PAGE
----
Students read about the Duluth lynchings, which occurred on June 15, 1920. Afterwards, they answer questions relating to the event and how it affected the people of the community.
This lesson is part of "Great States: Minnesota | Unit 8: Times of Changes" which will give students the opportunity to determine the impacts of the major social, cultural, and political changes that shaped the United States in general and Minnesota in particular during the early 1900s.
188.8.131.52.1: Describe how the major cultural and social transformations of the 1920s changed the lifestyle of Minnesotans.
- Class set of Duluth Lynchings handout
- Introduce the event of the Duluth lynchings to students. Explain to the students that a lynching is when a mob, or large group of people, kill someone (usually by hanging) without a legal trial.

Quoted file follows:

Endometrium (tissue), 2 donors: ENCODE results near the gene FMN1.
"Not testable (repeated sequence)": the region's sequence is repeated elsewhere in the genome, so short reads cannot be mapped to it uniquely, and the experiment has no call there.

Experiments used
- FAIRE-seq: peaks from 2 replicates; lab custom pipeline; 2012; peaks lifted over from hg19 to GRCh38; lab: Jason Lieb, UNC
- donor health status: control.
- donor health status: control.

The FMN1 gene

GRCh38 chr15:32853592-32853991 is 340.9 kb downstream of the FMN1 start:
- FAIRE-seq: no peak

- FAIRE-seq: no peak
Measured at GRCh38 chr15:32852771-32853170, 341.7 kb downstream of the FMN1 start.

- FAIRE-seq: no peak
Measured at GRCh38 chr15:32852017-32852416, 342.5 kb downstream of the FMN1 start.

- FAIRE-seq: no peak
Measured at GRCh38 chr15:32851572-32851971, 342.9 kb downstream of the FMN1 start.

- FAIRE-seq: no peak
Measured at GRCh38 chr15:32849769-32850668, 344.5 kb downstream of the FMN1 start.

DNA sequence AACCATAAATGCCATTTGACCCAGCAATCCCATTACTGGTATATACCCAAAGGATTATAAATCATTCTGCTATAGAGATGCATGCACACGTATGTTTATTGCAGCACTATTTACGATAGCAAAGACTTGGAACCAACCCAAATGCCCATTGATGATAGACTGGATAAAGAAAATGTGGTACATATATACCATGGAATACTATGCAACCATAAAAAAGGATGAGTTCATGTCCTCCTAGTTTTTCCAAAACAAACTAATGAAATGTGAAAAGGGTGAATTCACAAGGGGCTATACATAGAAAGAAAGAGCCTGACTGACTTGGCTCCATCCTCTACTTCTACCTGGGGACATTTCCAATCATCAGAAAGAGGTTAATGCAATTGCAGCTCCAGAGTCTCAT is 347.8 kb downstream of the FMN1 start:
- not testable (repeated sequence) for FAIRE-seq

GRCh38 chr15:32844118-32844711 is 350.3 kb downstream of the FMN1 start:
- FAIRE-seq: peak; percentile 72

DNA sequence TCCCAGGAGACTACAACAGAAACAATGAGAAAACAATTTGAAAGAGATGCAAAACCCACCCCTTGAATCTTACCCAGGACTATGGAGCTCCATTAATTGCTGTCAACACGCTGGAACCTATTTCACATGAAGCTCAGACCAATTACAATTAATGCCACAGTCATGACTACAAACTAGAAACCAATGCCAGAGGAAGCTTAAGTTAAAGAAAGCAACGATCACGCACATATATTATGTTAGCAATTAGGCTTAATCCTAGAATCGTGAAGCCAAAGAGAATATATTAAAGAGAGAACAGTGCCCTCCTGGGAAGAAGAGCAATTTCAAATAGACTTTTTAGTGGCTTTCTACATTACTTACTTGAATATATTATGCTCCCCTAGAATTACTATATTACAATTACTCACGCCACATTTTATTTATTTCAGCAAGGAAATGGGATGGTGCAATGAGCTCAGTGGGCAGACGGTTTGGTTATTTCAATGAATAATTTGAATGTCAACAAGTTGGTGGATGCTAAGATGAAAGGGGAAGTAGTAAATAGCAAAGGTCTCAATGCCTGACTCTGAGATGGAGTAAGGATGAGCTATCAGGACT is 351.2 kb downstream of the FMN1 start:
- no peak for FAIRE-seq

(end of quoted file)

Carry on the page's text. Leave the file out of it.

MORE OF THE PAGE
- Distribute the Duluth Lynchings handout and instruct students to read the passage and answer the prompted questions in small groups. The passage can be read quietly or aloud in turns.
- Reconvene the class and discuss the answers.
- Elias Clayton, Elmer Jackson, and Isaac McGhie and three other black men were suspected of attacking Irene Tusken after the circus performance and brought to jail.
- The National Guard was brought in. Many arrests were made. Many black people left Duluth. People formed a local branch of the NAACP, and an anti-lynching bill was signed into law.
- No, not for murder. Three mob members served time in jail after being convicted of rioting.
For information, visit: Minnesota Historical Society: The Duluth Lynchings